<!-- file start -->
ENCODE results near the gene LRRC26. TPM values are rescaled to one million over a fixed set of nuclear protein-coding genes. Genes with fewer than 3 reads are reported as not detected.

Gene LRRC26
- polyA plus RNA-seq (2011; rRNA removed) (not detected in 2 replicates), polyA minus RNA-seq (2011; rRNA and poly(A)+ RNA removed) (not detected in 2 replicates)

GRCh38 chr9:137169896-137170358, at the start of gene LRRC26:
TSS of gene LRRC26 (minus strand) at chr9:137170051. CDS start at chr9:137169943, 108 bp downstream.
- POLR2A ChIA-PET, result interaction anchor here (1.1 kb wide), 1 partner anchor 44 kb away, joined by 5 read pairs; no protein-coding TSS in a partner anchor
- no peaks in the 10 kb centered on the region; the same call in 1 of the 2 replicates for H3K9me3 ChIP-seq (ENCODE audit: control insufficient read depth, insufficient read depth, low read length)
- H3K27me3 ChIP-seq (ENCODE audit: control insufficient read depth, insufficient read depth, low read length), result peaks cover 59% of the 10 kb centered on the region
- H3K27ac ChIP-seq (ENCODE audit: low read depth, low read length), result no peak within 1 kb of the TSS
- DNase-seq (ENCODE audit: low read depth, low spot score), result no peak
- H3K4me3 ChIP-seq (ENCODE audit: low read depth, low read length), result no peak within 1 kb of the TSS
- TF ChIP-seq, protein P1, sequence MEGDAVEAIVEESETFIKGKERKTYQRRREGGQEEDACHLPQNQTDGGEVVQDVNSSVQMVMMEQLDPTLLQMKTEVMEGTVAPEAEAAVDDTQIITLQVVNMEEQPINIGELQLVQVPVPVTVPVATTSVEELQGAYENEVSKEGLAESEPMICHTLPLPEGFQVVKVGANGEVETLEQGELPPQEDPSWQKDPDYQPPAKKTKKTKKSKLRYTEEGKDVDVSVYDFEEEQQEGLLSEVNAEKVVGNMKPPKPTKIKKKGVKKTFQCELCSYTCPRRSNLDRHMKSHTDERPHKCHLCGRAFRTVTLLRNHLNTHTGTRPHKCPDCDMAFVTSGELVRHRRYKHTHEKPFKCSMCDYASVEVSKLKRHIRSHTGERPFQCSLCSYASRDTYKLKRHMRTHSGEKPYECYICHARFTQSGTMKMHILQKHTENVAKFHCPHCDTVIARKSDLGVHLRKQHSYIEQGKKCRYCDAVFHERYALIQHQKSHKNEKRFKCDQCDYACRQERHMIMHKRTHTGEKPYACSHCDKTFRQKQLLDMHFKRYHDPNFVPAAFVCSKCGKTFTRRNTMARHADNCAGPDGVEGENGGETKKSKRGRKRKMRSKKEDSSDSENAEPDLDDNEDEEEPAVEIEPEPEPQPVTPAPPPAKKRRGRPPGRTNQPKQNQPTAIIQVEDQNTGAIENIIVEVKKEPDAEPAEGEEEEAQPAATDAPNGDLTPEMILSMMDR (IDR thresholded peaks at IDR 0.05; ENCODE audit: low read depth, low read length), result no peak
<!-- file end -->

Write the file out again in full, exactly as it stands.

ENCODE results near the gene LRRC26. TPM values are rescaled to one million over a fixed set of nuclear protein-coding genes. Genes with fewer than 3 reads are reported as not detected.

Gene LRRC26
- polyA plus RNA-seq (2011; rRNA removed) (not detected in 2 replicates), polyA minus RNA-seq (2011; rRNA and poly(A)+ RNA removed) (not detected in 2 replicates)

GRCh38 chr9:137169896-137170358, at the start of gene LRRC26:
TSS of gene LRRC26 (minus strand) at chr9:137170051. CDS start at chr9:137169943, 108 bp downstream.
- POLR2A ChIA-PET, result interaction anchor here (1.1 kb wide), 1 partner anchor 44 kb away, joined by 5 read pairs; no protein-coding TSS in a partner anchor
- no peaks in the 10 kb centered on the region; the same call in 1 of the 2 replicates for H3K9me3 ChIP-seq (ENCODE audit: control insufficient read depth, insufficient read depth, low read length)
- H3K27me3 ChIP-seq (ENCODE audit: control insufficient read depth, insufficient read depth, low read length), result peaks cover 59% of the 10 kb centered on the region
- H3K27ac ChIP-seq (ENCODE audit: low read depth, low read length), result no peak within 1 kb of the TSS
- DNase-seq (ENCODE audit: low read depth, low spot score), result no peak
- H3K4me3 ChIP-seq (ENCODE audit: low read depth, low read length), result no peak within 1 kb of the TSS
- TF ChIP-seq, protein P1, sequence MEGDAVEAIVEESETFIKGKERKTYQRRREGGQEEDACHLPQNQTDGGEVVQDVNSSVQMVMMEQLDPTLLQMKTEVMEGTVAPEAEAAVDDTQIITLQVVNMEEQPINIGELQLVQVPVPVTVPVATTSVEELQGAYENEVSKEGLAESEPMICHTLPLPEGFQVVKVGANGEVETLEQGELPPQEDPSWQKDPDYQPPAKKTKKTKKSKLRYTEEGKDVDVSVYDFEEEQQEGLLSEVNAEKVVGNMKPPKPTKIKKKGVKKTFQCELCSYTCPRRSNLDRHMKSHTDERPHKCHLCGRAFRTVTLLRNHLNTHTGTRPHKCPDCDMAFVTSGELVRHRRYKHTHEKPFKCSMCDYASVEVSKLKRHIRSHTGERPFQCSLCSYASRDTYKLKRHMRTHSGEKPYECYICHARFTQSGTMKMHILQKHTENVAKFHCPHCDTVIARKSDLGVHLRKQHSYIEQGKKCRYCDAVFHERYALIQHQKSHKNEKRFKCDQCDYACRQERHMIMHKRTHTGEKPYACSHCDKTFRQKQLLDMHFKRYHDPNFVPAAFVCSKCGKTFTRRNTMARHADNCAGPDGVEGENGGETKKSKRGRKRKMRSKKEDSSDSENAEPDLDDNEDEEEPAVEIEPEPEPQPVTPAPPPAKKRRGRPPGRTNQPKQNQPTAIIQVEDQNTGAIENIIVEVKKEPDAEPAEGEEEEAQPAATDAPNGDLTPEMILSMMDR (IDR thresholded peaks at IDR 0.05; ENCODE audit: low read depth, low read length), result no peak